October 2020
Volume 20, Issue 11
Open Access
Vision Sciences Society Annual Meeting Abstract  |   October 2020
Use of Reverse Correlation to Reveal Body Image Disturbance Association with Orthorexia Nervosa
Author Affiliations
  • Adrianne Pauzé
    Universite du Quebec en Outaouais
  • Marie-Pier Plouffe-Demers
    Universite du Quebec en Outaouais
    Universite du Quebec a Montreal
  • Justine Goulet
    Universite du Quebec en Outaouais
  • Hana Furumoto-Deshaies
    Universite du Quebec en Outaouais
  • Daniel Fiset
    Universite du Quebec en Outaouais
  • Dave Saint-Amour
    Universite du Quebec a Montreal
  • Caroline Cyr
    Centre Hospitalier Pierre Janet
  • Caroline Blais
    Universite du Quebec en Outaouais
Journal of Vision October 2020, Vol.20, 238. doi:https://doi.org/10.1167/jov.20.11.238
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      Adrianne Pauzé, Marie-Pier Plouffe-Demers, Justine Goulet, Hana Furumoto-Deshaies, Daniel Fiset, Dave Saint-Amour, Caroline Cyr, Caroline Blais; Use of Reverse Correlation to Reveal Body Image Disturbance Association with Orthorexia Nervosa. Journal of Vision 2020;20(11):238. https://doi.org/10.1167/jov.20.11.238.

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      © ARVO (1962-2015); The Authors (2016-present)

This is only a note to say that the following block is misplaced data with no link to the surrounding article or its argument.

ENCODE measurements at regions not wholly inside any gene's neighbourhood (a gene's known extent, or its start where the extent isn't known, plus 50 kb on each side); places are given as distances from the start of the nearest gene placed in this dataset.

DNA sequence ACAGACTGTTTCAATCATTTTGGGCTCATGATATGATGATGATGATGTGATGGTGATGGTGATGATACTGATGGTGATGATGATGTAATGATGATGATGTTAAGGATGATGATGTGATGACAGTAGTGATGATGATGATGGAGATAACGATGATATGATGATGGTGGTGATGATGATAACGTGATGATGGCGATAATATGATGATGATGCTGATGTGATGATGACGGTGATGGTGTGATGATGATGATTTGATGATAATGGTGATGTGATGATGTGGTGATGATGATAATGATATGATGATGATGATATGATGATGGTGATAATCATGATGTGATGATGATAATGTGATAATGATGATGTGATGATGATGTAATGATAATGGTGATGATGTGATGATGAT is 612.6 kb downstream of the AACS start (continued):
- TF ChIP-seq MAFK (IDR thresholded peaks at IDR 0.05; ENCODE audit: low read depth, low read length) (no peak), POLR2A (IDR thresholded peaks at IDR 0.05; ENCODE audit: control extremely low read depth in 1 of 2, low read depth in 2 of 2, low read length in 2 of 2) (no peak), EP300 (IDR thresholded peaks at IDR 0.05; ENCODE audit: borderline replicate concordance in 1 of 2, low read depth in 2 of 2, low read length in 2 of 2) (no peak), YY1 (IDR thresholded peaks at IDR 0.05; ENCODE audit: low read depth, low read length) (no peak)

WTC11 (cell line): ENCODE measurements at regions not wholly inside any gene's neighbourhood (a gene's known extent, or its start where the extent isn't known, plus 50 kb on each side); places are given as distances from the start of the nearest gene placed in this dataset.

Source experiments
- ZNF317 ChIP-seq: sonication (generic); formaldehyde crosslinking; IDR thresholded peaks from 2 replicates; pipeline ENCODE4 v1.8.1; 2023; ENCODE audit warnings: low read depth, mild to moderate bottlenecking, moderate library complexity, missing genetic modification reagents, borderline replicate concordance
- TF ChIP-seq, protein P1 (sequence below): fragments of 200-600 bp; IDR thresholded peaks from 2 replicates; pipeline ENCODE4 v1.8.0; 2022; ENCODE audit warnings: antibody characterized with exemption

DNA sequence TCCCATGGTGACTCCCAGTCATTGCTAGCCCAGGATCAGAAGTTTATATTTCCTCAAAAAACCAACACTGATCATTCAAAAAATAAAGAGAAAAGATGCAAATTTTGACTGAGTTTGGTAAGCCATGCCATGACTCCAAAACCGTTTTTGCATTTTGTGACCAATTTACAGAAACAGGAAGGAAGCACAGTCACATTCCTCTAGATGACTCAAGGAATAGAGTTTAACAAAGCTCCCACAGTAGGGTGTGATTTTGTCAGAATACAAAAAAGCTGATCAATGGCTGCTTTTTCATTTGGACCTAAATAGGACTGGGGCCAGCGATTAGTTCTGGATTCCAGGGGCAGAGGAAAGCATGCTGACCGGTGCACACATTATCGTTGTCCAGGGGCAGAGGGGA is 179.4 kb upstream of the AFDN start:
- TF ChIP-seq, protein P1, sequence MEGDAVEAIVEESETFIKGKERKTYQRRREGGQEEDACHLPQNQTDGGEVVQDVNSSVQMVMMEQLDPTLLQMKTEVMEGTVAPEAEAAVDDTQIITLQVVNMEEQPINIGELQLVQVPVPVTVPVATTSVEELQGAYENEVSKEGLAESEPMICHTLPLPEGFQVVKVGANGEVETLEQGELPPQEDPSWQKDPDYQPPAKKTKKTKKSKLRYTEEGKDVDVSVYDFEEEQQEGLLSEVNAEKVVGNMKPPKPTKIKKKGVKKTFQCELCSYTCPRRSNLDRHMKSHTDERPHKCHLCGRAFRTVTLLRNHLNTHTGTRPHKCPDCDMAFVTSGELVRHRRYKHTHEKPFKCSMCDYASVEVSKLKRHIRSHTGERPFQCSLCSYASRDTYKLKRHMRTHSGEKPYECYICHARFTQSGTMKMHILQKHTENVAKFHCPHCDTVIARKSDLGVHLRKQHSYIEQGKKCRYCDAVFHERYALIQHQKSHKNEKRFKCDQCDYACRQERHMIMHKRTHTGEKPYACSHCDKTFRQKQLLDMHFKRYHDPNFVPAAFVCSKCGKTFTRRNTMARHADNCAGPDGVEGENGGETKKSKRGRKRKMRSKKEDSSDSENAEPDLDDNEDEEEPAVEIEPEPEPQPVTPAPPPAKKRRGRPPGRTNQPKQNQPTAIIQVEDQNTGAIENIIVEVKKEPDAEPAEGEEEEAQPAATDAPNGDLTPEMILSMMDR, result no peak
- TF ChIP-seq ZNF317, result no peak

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Orthorexia nervosa (ON), described as a pathological obsession with healthy eating (Dunn & Bratman, 2016), still presents no consensual definition, notably in regard to body image disturbance. This study applied the psychophysical method of Reverse Correlation (Mangini & Biederman, 2004) to verify if ON symptomatology, measured with the Eating Habit Questionnaire (Gleaves et al., 2013), is associated with body image dissatisfaction and/or misperception. Validity of Reverse Correlation for body image measurements was also verified by comparing it to a self-report questionnaire (Cash, 2000). Reverse Correlation allowed to reveal participants mental representation (MR) of their current (task 1) and ideal (task 2) body images. Every trial (500/task), participants (n=68) viewed two stimuli depicting their own body overlaid in white sinusoidal noise. They had to decide which one was the most similar to their current (task 1) or ideal (task 2) body. Classification images representing MR of their current and ideal body were calculated by averaging all noise patches that were added to selected stimuli. Body misperception corresponded to the difference between real body and MR of current body; and body dissatisfaction to difference between MRs of current and ideal body. To measure these differences, independent groups (n=64) compared images on their level of fat (group 1), and muscularity (group 2). Body misperception and dissatisfaction scores obtained with Reverse Correlation correlated with the self-report measure (r=.242 to .535, p=.000 to .054), supporting its use to assess body image disturbance. ON correlated with body fat dissatisfaction with whole body, arms/shoulders, chest/breast, abdomen, hips, thighs, and muscularity dissatisfaction for chest/breast and hips (r=.238 to .314, p=.009 to .051). ON also correlated with muscularity misperceptions for arms/shoulders (r=.236, p=.053) and abdomen (r=.238, p=.051). ON was not related to body fat misperceptions (all p’s>.148). These results suggest that body image disturbance is part of orthorexia features.


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